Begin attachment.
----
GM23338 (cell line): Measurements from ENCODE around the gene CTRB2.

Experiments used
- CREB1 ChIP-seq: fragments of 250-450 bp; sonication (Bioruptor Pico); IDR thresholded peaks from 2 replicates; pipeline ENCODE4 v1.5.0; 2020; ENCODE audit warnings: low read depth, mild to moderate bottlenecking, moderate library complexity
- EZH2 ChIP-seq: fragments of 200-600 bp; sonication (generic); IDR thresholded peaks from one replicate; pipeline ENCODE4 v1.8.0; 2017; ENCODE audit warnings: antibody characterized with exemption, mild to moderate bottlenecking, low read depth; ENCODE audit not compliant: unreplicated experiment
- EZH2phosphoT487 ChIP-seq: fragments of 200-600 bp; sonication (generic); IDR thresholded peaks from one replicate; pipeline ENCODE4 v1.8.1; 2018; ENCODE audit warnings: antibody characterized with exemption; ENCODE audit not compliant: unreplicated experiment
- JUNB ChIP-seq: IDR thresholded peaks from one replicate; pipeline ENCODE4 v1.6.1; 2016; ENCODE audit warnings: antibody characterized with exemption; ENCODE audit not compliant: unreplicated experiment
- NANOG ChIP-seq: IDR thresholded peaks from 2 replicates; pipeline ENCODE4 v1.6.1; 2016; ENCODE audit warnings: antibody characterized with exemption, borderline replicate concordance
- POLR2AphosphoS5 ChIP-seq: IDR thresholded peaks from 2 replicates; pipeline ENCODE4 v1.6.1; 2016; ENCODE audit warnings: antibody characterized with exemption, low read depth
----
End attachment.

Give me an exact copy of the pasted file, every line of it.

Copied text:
GM23338 (cell line): Measurements from ENCODE around the gene CTRB2.

Experiments used
- CREB1 ChIP-seq: fragments of 250-450 bp; sonication (Bioruptor Pico); IDR thresholded peaks from 2 replicates; pipeline ENCODE4 v1.5.0; 2020; ENCODE audit warnings: low read depth, mild to moderate bottlenecking, moderate library complexity
- EZH2 ChIP-seq: fragments of 200-600 bp; sonication (generic); IDR thresholded peaks from one replicate; pipeline ENCODE4 v1.8.0; 2017; ENCODE audit warnings: antibody characterized with exemption, mild to moderate bottlenecking, low read depth; ENCODE audit not compliant: unreplicated experiment
- EZH2phosphoT487 ChIP-seq: fragments of 200-600 bp; sonication (generic); IDR thresholded peaks from one replicate; pipeline ENCODE4 v1.8.1; 2018; ENCODE audit warnings: antibody characterized with exemption; ENCODE audit not compliant: unreplicated experiment
- JUNB ChIP-seq: IDR thresholded peaks from one replicate; pipeline ENCODE4 v1.6.1; 2016; ENCODE audit warnings: antibody characterized with exemption; ENCODE audit not compliant: unreplicated experiment
- NANOG ChIP-seq: IDR thresholded peaks from 2 replicates; pipeline ENCODE4 v1.6.1; 2016; ENCODE audit warnings: antibody characterized with exemption, borderline replicate concordance
- POLR2AphosphoS5 ChIP-seq: IDR thresholded peaks from 2 replicates; pipeline ENCODE4 v1.6.1; 2016; ENCODE audit warnings: antibody characterized with exemption, low read depth